Setback for family equals big win for online speech

Thursday, January 27, 2011

Speech in the United States never has been freer than it is now on the Internet.

In every other mass medium — newspapers, magazines, broadcast stations, billboards and pamphlets — the person or entity that publishes a defamatory statement can be just as liable as the person making it.

In cyberspace, however, website hosts are immune from such liability. In 1996, Congress passed the Communications Decency Act, which states in part that “No provider or user of an interactive computer service shall be treated as the publisher or speaker of any information provided by another information content provider.” In other, simpler words, website hosts are not liable for what others post on their sites, no matter how offensive, invasive of privacy or defamatory.

Not surprisingly, subjects of Internet attacks have tried to outflank the CDA’s protections. So far, those efforts have been unsuccessful, regardless of how sympathetic courts might be. Take, for example, the case of the Blockowiczes.

David Blockowicz is a Chicago-area accountant. He has been married to his wife, Mary, for more than 40 years. They have four children, including daughters Lisa and Megan. Lisa teaches elementary students in the Chicago Public Schools.

In the 1990s, Megan married and then divorced Joseph Williams. David, Mary and Lisa claim that Williams abused Megan and that, since the divorce, Williams and Michelle Ramey have posted false statements about them on numerous websites, including Facebook, MySpace, and

Specifically, David, Mary and Lisa claim that Williams and Ramey, under false usernames, posted statements that David sexually abused his children, that Mary and Lisa were investigated by Nevada Child Protection Services, that Lisa uses several aliases and that Lisa is a thief, con artist and lesbian.

In 2009, David, Mary and Lisa sued Williams and Ramey in federal court in Chicago. (Interestingly, Megan was not a party to the suit and apparently did not cooperate with it.) Though the Blockowiczes sued for compensatory and punitive damages, their primary interest was in obtaining an injunction prohibiting Williams and Ramey from posting further statements about them and requiring Williams and Ramey to remove all previously posted statements. The Blockowiczes also sought an order requiring the websites to remove the defamatory posts.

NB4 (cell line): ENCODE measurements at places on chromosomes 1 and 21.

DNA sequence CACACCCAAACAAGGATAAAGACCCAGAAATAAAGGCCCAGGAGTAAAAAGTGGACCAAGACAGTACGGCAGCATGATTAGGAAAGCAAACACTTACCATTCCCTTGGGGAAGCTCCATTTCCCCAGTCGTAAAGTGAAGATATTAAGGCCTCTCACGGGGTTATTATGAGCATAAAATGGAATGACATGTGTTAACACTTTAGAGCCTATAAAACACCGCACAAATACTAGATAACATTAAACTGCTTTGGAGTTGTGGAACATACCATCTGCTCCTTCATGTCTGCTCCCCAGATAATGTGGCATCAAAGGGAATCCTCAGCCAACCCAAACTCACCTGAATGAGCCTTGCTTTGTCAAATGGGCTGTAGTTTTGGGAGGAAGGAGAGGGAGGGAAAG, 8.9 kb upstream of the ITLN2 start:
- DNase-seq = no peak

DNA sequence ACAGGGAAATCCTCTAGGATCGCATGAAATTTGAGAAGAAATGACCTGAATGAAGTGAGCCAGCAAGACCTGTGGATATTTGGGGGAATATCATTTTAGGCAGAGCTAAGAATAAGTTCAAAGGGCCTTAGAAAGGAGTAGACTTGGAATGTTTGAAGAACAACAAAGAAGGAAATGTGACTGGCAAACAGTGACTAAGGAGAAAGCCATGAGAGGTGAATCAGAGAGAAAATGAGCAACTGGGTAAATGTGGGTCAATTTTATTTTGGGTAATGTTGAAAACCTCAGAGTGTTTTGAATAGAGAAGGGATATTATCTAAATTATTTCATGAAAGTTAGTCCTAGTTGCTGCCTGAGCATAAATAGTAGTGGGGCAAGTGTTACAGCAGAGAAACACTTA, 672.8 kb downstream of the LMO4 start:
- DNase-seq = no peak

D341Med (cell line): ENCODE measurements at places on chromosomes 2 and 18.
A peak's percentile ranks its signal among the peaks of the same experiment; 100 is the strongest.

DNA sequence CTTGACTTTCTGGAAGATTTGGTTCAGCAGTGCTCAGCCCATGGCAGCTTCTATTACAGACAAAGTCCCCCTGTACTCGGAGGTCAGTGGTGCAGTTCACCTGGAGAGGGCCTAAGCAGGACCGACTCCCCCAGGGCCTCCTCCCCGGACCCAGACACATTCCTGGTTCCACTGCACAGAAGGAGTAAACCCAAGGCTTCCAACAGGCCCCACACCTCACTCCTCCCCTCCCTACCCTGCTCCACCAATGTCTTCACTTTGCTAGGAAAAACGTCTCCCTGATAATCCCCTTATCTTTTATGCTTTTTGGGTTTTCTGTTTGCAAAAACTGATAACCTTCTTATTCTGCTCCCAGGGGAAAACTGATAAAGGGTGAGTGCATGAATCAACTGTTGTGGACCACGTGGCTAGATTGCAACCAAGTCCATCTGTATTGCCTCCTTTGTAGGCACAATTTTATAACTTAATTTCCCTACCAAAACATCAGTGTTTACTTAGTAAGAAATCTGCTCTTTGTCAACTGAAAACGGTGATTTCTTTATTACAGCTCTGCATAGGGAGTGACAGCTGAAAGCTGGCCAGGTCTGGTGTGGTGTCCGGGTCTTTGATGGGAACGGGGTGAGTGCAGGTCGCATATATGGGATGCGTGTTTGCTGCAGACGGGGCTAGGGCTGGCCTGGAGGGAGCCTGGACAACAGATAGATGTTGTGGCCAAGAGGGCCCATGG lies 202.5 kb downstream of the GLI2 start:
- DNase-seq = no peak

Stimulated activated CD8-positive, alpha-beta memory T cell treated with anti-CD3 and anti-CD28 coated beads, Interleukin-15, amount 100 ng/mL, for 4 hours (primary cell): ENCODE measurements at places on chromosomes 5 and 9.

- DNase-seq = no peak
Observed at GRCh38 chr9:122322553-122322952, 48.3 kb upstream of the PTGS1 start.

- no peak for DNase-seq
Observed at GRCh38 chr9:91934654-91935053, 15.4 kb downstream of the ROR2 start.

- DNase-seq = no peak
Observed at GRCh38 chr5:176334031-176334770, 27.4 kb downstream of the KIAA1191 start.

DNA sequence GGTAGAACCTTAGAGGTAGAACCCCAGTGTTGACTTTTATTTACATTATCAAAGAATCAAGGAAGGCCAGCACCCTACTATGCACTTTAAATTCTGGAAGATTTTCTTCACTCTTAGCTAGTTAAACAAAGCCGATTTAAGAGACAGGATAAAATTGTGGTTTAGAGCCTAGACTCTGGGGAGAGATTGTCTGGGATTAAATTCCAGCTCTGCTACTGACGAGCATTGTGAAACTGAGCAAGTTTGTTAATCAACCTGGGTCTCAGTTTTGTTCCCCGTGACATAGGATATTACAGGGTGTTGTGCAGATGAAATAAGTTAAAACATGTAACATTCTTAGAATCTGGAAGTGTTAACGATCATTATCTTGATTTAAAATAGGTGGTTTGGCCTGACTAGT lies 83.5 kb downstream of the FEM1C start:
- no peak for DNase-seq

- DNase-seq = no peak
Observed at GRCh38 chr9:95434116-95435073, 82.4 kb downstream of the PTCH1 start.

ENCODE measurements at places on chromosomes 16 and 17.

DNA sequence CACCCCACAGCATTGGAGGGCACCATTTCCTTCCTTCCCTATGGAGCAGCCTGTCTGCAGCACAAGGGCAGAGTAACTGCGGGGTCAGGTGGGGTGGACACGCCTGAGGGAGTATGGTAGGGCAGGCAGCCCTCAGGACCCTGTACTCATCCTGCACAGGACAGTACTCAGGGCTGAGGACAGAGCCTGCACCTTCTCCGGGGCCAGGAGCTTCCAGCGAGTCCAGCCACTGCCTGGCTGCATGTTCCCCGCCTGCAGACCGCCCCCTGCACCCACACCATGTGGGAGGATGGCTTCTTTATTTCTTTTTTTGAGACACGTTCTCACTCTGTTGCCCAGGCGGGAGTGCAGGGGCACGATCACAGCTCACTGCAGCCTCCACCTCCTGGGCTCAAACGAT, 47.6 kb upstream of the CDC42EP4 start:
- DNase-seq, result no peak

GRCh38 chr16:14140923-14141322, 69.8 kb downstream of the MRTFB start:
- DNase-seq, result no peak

Although it is unclear whether Williams and Ramey ever received notice of the suit, the judge held that the Blockowiczes made sufficient efforts to serve them and deemed Williams and Ramey served. He then entered a default judgment and an order requiring Williams and Ramey to remove the statements. The judge then went a step further and ordered the websites to make “reasonable efforts” to remove the statements.

Despite the fact that they had not been parties to the case, all but one of the websites complied with the judge’s ruling., however, did not, insisting it was not bound by the order.

The Blockowiczes then sought an order specifically requiring to remove the statements. Citing Rule 65(d)(2)(C) of the Federal Rules of Civil Procedure, the Blockowiczes argued that the court could require to abide by the order because the site knew about the order and was in “active concert or participation” with Williams and Ramey’s defamation.

The judge, perhaps a bit sheepish about entering the injunction against the non-party websites in the first place, denied the Blockowiczs’ request, holding that was not aiding and abetting Williams and Ramey.

On appeal, the 7th U.S. Circuit Court of Appeals affirmed. In a decision announced in late December, the court held that was not in active concert or participation with Williams and Ramey in violating the injunction because it had done nothing since the order was entered.

The site’s and its owner’s “mere inactivity is simply inadequate to render them aiders and abettors in violating the injunction,” the 7th Circuit wrote in Blockowicz v. Williams. “The record indicates nothing more than that [they] have ignored the injunction. … With sympathy for the [Blockowiczes], we conclude that Rule 65(d)(2)(C) is not the appropriate mechanism for achieving the removal of the defendants’ posts.”

The “appropriate mechanism,” the 7th Circuit court suggested, is seeking to hold Williams and Ramey in contempt for refusing to remove the statements. While legally available, that mechanism is of little practical value in a case in which neither defendant can be located. From the Blockowiczes’ perspective, then, their case accomplished little.

For website hosts, however, the case accomplished much, establishing further protection for their sites and making the Internet an even freer environment for speech.